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Make Love the Bruce Campbell Way Paperback – August 22, 2006

4.3 out of 5 stars 124 customer reviews

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Editorial Reviews

From Publishers Weekly

Satire and sharp one-liners are the engines powering low-budget movie hero Campbell's (If Chins Could Kill) first autobiographical novel, a funny, breezy, high-camp affair. After dispensing B-movie witticisms on romance and navigating love scenes, Sci-Fi channel schlock film actor "Bruce Campbell" is unexpectedly offered the A-list role of a "wise-cracking doorman" and "emotional lynchpin" in the new Mike Nichols romantic comedy Let's Make Love, starring Richard Gere and Renee Zellweger. After getting fully immersed in calamitous role research at the Waldorf-Astoria, Campbell postures (and annoys) his way through the first read-through with indifferent cast members, runs lines with a timid Gere, crassly advises Zellweger on how to accentuate her bust line, dishes ex-husbands with Liz Taylor and berates the film's director of photography, Oscar-winning Vilmos Zsigmond (whose name Campbell spells Sigmund). After a Secret Service ambush and more movie set mayhem, Campbell's A-List luck finally runs out. But not even a bumbling S.W.A.T. team can stop this determined day player from getting his due. Campbell knows of what he writes, and this endless barrage of extreme silliness obviously spoofs (and quite possibly mirrors) a frenzied acting career made up of equal parts exasperation and hilarity.
Copyright © Reed Business Information, a division of Reed Elsevier Inc. All rights reserved. --This text refers to the Hardcover edition.

From the Inside Flap

What you’re reading right now is known as the “flap copy.” This is where the 72,444 words of my latest book, Make Love the Bruce Campbell Way, are cooked down to fit in a 3 ½-by-9 ½-inch column. But how does one do that with a fictional story about a B movie actor’s disastrous attempt to finally star in a big-budget Hollywood movie? Do you tantalize readers with snappy zingers like the one in chapter six where Biff the Wonder Boy says, “You may be bred in ol’ Kentucky, but you’re only a crumb up here”? Or do you reveal pivotal plot points like the one at the end of the book where the little girl on crutches points an accusing finger and shouts, “The killer is Mr. Potter!”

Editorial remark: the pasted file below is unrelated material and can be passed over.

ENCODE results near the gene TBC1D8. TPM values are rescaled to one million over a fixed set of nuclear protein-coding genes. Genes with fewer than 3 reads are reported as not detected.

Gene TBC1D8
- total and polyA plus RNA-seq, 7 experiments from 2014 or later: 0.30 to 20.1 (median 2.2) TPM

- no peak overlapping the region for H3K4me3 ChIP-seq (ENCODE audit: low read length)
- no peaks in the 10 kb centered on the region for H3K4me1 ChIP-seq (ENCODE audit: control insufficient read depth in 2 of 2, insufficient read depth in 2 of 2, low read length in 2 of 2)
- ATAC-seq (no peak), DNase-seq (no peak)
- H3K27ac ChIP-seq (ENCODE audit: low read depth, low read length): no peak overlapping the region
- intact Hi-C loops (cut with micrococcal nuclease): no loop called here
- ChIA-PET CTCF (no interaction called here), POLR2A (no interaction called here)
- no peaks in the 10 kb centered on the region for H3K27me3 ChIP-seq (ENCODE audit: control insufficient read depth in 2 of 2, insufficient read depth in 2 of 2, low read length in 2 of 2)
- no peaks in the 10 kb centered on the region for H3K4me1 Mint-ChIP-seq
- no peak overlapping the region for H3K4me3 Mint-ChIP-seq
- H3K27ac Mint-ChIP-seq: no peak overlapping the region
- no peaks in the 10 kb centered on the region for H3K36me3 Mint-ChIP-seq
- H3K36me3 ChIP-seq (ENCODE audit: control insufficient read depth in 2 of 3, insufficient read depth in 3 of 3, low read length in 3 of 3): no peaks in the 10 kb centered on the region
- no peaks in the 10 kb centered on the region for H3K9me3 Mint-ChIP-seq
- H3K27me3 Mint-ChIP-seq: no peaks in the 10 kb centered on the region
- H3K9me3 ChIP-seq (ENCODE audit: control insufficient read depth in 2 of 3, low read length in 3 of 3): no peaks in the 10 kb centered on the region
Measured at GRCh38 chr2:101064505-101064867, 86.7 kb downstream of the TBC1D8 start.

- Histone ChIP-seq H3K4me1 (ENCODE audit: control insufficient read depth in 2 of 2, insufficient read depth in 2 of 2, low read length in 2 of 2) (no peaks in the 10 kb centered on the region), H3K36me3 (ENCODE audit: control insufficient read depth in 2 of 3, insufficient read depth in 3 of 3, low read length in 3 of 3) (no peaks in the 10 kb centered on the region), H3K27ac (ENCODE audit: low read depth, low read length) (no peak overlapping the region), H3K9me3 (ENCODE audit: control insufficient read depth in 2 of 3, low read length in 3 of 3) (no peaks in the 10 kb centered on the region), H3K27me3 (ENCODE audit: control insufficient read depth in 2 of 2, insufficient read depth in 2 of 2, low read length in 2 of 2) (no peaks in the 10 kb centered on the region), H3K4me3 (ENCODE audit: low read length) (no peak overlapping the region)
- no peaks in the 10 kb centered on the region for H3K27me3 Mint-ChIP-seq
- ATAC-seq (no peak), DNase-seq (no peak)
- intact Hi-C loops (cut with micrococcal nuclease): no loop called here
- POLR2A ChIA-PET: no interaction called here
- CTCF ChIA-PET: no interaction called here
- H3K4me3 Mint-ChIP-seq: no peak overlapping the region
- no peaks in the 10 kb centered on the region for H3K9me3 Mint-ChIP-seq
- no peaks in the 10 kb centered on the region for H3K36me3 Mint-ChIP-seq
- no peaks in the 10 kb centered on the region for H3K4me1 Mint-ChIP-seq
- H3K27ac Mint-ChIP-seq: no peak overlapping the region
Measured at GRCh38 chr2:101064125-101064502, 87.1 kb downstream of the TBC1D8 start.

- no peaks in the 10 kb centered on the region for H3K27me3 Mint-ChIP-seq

I have too much respect for you as an attention-deficient consumer to attempt such an obvious ruse. But let’s not play games here. You’ve already picked up the book, so you either:

A. Know who I am

B. Like the cool smoking jacket I’m wearing on the cover

C. Have just discovered that the bookstore restroom is out of toilet paper

Is this a relationship book? Well, if by “relationship book” you mean that the characters in it have relationships or are related to someone, then yes, absolutely. Will you learn how to pick up chicks? Good heavens, I can only hope so, though for best results in that department you should both read this book and be Brad Pitt.

Is it a sequel to my autobiography, If Chins Could Kill: Confessions of a B Movie Actor? Sadly, no, which made it much harder to write. According to my publisher, I haven’t “done” enough since 2001 to warrant another memoir.

Is it an “autobiographical novel”? Yes. I’m the lead character in the story and I’m a real person and everything in the book actually happened, except for all the stuff that didn’t.

Mostly, the action revolves around my preparations for a pivotal role in director Mike Nichols’s A-list relationship film Let’s Make Love!, starring Richard Gere, Renée Zellweger, and Christopher Plummer. This is the kind of break most actors can only dream of. But my Homeric attempt to break through the glass ceiling of B-grade genre fare is hampered by a vengeful studio executive and a production that becomes infected by something called the “B movie virus,” symptoms of which include excessive use of cheesy special effects, slapstick, and projectile vomiting.